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Trouble in Paradise (cont.)

Posted: Tuesday August 7, 2007 11:00AM; Updated: Tuesday August 7, 2007 3:39PM
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Gamble (above) launched an independent probe, while Fields replaced the football coach, citing
Gamble (above) launched an independent probe, while Fields replaced the football coach, citing "a crisis in leadership."
Rich Frishman/SI

Under coach Mike Kramer, who arrived before the 2000 season and led the Bobcats to three Big Sky Conference football titles over the next seven years, an average of roughly 35 players per team came from California, Florida or a major metropolitan area in another state, such as Denver. Division I-AA teams are limited to 63 scholarships, so in some years Kramer awarded more than half of his to athletes from those places. Kramer also had up to 20 transfers on a team, which some coaches liken to playing with fire: If a player didn't go to a four-year college out of high school, or did go but wanted to leave a year or two later, it's often because of bad behavior or poor academics. The basketball team under coach Mick Durham was not as reliant on transfers but went from having only two or three players from faraway states to eight (on rosters of 14) in 2005-06 and '06-07. (Brad Huse replaced the retired Durham before the last season.)

Some minority athletes recruited from urban areas have thrived in Bozeman. John Taylor, from Denver, graduated in 2002 and went on to play two years as an NFL defensive end before returning with his wife. He is now an assistant in student-athlete services at the school. But it has also been common for an out-of-state player to be kicked out of school or leave a team well before his eligibility expired. The most recent six-year graduation rate, for the freshman class that entered in 1999-2000, was a mere 21% for football and 33% for basketball. Under the new NCAA benchmarks known as the Graduation Success Rate (GSR) and the Academic Progress Rate (APR), there is no breakdown based solely on transfers. But in 2003, the last year such figures were available, 2% of Montana State's football transfers and 13% of its basketball transfers graduated. The rate for black transfers in both sports: 0%.

One transfer who failed to graduate was Branden Miller, who arrived in Bozeman in 2004. He had gone to high school in Milwaukee (earning all-area honors as a 6' 1" point guard) and then to Colby (Kans.) Community College. The bounty of outdoor activities in Gallatin County -- skiing, fly-fishing, rafting -- that lure telecommuters from Silicon Valley and Seattle held no appeal to Miller. He told a reporter from the Bozeman Daily Chronicle that other than the occasional dinner with his teammates he mostly stayed in his apartment and played Grand Theft Auto on his PlayStation2.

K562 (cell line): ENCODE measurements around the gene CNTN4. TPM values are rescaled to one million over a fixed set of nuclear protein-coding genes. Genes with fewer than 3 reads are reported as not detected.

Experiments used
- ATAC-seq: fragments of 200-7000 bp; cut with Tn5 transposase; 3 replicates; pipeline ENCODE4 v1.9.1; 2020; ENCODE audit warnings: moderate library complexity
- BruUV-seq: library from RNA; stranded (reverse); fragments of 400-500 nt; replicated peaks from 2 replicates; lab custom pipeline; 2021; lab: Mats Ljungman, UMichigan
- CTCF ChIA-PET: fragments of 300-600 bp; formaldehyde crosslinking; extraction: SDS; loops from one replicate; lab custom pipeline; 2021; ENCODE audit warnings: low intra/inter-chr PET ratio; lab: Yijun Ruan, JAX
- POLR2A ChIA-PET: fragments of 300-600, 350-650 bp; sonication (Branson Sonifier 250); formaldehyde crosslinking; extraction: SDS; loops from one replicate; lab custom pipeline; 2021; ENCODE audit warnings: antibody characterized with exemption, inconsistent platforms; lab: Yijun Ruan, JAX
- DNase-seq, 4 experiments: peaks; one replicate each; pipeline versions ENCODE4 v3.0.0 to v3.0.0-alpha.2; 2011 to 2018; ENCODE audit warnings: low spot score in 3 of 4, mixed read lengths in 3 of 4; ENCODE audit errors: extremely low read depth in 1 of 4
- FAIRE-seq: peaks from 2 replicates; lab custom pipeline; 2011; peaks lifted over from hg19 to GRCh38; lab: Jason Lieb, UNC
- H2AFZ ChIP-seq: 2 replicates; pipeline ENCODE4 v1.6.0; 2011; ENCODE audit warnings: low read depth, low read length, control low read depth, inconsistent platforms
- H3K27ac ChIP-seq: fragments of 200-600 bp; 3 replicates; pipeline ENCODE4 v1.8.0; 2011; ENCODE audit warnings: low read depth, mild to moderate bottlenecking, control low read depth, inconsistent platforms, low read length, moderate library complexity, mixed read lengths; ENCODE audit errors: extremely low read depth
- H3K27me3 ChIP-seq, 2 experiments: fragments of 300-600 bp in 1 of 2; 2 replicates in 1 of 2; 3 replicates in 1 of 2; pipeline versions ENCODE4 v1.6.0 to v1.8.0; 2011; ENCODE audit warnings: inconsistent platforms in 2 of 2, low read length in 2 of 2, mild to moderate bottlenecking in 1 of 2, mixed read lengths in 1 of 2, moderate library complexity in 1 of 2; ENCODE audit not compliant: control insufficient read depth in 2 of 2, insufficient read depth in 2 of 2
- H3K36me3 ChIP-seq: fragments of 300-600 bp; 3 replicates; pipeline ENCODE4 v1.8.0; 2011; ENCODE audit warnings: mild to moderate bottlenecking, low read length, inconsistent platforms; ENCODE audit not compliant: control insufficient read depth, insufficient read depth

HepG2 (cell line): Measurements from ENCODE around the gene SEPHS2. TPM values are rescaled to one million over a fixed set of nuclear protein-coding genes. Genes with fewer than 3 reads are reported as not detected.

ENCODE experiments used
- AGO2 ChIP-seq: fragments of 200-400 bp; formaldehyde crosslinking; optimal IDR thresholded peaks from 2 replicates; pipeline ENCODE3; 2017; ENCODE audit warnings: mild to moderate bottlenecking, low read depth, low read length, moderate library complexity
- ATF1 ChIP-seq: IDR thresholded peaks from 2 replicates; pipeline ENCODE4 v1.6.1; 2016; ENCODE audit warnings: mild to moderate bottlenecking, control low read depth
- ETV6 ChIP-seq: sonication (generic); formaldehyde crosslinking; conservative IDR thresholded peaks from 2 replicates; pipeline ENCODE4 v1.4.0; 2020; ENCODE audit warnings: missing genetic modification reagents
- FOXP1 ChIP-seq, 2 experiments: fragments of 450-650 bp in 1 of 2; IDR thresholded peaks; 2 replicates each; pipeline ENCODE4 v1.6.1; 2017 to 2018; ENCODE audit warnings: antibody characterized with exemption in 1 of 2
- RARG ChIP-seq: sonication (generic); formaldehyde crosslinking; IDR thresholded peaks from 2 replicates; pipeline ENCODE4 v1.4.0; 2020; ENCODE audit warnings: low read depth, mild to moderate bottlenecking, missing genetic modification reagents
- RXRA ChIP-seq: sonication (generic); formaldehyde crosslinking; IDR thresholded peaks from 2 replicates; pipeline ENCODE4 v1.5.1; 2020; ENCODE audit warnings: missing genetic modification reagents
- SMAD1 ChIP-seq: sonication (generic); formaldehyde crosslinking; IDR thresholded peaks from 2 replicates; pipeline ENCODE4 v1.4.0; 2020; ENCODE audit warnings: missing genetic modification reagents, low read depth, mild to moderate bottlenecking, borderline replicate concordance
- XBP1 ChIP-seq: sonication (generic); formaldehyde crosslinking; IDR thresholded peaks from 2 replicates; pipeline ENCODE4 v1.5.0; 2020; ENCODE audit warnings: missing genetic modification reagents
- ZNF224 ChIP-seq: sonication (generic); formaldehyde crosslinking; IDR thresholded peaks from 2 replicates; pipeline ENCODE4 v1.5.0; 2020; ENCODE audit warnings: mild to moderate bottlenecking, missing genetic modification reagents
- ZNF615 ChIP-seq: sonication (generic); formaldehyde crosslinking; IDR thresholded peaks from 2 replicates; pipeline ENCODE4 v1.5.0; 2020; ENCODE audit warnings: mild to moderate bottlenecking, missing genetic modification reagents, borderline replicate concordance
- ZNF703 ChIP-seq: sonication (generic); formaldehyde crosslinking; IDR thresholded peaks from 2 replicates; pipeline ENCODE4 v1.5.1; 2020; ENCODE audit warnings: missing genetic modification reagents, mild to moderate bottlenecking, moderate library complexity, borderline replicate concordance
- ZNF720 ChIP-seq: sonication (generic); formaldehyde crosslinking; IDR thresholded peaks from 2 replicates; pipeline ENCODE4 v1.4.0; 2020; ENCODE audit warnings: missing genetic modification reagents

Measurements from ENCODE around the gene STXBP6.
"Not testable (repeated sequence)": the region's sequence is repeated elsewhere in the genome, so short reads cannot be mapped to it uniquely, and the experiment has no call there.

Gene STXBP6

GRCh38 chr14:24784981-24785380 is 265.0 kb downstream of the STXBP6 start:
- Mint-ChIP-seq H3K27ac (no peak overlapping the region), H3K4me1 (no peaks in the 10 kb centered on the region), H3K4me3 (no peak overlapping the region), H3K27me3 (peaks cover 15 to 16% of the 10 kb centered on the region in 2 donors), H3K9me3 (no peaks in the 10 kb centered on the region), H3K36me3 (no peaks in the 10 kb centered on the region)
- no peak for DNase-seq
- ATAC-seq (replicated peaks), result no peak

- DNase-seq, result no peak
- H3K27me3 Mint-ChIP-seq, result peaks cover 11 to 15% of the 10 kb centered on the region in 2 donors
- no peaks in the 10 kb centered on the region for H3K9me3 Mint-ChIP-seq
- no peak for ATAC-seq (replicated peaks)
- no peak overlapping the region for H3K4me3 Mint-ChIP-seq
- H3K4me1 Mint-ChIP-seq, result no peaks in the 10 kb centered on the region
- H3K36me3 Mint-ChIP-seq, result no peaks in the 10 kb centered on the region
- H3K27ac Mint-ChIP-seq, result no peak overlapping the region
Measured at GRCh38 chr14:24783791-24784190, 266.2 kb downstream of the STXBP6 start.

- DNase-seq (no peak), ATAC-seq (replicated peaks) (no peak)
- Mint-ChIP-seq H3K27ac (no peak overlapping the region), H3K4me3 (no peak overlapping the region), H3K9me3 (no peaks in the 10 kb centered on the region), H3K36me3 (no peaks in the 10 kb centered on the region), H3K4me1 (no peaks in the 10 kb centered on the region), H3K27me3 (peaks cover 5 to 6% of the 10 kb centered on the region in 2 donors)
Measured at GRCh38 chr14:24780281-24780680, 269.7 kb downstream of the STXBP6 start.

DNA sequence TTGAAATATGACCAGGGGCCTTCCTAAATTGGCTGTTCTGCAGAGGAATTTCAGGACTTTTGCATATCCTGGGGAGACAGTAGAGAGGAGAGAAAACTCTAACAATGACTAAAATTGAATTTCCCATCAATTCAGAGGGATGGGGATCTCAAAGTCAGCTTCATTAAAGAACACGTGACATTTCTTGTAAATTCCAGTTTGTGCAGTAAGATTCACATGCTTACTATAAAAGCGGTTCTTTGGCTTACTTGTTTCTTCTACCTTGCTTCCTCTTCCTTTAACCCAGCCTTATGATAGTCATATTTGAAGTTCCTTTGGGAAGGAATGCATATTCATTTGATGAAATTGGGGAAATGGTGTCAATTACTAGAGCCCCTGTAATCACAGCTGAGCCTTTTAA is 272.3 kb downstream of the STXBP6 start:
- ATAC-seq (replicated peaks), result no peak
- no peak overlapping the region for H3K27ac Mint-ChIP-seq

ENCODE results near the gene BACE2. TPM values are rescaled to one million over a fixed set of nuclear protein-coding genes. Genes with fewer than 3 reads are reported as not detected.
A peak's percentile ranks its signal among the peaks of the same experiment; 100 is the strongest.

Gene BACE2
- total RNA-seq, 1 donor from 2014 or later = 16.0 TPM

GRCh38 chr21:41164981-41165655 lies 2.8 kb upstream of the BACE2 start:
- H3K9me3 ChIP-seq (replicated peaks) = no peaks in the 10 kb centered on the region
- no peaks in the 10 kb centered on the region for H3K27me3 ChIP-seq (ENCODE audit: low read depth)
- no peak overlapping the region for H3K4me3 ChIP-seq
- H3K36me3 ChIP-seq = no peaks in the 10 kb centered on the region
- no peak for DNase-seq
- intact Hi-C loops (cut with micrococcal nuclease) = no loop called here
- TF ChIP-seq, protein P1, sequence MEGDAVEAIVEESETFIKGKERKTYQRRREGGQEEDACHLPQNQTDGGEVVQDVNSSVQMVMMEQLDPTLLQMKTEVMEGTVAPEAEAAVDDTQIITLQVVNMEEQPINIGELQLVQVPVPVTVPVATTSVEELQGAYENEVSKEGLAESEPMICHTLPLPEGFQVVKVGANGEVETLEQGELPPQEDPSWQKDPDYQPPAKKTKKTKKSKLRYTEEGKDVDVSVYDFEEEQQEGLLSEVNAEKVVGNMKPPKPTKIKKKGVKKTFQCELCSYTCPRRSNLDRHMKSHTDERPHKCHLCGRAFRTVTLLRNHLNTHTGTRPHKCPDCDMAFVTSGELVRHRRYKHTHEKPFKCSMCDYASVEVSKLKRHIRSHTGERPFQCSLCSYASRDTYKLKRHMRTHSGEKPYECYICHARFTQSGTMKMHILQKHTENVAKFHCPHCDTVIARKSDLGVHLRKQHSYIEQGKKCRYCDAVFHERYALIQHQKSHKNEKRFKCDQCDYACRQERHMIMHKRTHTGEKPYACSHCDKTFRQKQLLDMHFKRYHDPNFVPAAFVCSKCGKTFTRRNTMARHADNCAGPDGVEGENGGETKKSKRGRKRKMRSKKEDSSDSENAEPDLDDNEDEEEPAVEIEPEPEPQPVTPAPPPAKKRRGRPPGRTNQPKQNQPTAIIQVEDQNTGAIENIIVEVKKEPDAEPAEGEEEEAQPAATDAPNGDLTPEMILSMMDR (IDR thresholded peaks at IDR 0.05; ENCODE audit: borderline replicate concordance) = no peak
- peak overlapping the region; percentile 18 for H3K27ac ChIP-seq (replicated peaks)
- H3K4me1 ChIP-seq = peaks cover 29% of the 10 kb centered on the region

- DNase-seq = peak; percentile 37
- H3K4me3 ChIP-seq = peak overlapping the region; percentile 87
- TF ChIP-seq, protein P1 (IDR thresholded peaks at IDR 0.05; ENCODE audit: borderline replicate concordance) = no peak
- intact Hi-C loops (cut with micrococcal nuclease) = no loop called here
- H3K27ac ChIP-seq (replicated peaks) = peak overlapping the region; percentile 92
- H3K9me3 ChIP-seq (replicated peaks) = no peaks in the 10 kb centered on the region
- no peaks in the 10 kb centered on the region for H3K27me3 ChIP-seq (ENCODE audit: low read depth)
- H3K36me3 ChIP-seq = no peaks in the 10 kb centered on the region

In December 2005, in the middle of his second season, Miller, a starter averaging 12.2 points, was ruled academically ineligible and left the team. The following April he entered his girlfriend's apartment in Bozeman and kicked in her bedroom door because he suspected that she had been unfaithful. He shattered a mirror, broke a cellphone and punched a wall. Miller told a judge at the time of his arrest on charges of partner assault and criminal mischief that when he graduated with his degree in sociology in May 2006, he would move back to Mississippi; he was born in Starkville. (Miller eventually pleaded no contest and was credited with time served.)

But Miller neither finished school nor left town, and on an evening in late June of last year he got a call from John LeBrum, a former Montana State defensive back, who wanted a ride to a Perkins restaurant. Miller picked him up, and when the two men, then both 22, got to Perkins, they spotted the black Chevrolet Tahoe of Jason Wright, 26, a restaurant worker and coach of a local American Legion baseball team, who police would later learn was also dealing cocaine. According to statements Miller would eventually make to the police, when Wright emerged from the restaurant, the 5' 11", 175-pound LeBrum, who was wearing gloves, rushed toward him and punched him in the head, knocking him to the ground.

LeBrum, a Fort Lauderdale native who was suspended from the Montana State team in the fall of his first season (2003) and dismissed the following spring for undisclosed disciplinary reasons, had previously shown the damage he could do with a single blow. In October 2005 he punched a player who blocked his shot during a pickup basketball game on campus, shattering the man's jaw. LeBrum was convicted of felony criminal endangerment, handed a six-year deferred prison term and ordered to pay nearly $35,000 in restitution.

Miller told police that LeBrum loaded Wright into Wright's Tahoe and drove west on Huffine Lane. An unnamed witness told police that around 3 a.m. an agitated and scared Caucasian with blondish hair who the witness was "100 percent" certain was Wright tried to flag down the witness's car on a street off of Huffine. The following afternoon Wright's body was found in a nearby field. An examination found several blunt-force-trauma injuries and multiple gunshot wounds.

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